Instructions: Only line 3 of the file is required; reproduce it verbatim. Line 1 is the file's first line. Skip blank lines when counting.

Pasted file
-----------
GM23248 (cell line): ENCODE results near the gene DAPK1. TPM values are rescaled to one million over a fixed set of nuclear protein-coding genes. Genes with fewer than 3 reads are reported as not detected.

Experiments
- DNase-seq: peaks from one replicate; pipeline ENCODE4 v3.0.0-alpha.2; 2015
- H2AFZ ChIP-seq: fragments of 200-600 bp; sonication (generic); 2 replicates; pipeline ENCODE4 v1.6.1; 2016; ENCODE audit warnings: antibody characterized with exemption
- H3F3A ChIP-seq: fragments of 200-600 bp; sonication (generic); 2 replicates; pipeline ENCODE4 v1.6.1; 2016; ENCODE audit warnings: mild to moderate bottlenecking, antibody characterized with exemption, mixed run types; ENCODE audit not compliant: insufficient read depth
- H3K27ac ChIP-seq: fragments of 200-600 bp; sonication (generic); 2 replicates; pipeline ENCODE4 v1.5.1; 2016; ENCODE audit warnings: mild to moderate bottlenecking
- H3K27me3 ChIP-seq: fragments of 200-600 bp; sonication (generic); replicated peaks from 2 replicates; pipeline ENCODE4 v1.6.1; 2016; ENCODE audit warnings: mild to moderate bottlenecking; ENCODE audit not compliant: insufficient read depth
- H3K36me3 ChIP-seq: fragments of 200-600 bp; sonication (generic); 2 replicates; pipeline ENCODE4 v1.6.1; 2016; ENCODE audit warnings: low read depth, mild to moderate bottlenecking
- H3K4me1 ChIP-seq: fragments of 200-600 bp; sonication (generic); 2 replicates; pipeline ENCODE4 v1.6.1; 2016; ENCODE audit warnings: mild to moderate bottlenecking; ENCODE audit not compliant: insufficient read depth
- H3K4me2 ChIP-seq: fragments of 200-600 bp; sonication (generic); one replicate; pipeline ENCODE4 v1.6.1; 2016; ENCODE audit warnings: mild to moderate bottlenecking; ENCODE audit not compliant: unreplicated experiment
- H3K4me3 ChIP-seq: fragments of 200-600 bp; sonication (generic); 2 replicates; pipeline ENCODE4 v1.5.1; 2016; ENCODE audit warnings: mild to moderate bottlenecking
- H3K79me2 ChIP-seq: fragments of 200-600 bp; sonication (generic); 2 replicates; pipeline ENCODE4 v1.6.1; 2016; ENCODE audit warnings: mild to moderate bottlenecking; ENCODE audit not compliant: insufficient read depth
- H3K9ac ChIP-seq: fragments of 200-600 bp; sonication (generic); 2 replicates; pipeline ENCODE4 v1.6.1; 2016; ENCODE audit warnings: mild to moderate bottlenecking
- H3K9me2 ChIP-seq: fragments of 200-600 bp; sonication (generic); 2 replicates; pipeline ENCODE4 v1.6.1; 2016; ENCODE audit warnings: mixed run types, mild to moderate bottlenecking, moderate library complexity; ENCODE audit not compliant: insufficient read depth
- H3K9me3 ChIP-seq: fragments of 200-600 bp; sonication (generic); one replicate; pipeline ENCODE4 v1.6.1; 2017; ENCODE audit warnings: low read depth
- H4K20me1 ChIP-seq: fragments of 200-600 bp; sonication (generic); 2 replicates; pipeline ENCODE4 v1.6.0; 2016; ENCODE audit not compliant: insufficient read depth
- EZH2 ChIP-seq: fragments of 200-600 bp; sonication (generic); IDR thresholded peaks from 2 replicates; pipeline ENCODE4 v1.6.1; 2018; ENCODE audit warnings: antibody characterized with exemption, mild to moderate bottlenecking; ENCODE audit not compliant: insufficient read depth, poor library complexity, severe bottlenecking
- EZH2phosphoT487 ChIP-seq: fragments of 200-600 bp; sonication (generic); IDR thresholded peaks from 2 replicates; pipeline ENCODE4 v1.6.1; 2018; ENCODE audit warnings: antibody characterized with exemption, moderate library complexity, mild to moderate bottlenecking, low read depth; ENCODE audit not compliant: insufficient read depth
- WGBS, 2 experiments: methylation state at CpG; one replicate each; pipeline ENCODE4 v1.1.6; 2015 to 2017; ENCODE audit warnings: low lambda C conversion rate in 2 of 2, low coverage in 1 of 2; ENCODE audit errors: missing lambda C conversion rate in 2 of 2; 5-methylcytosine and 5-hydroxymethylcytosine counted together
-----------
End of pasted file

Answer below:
- DNase-seq: peaks from one replicate; pipeline ENCODE4 v3.0.0-alpha.2; 2015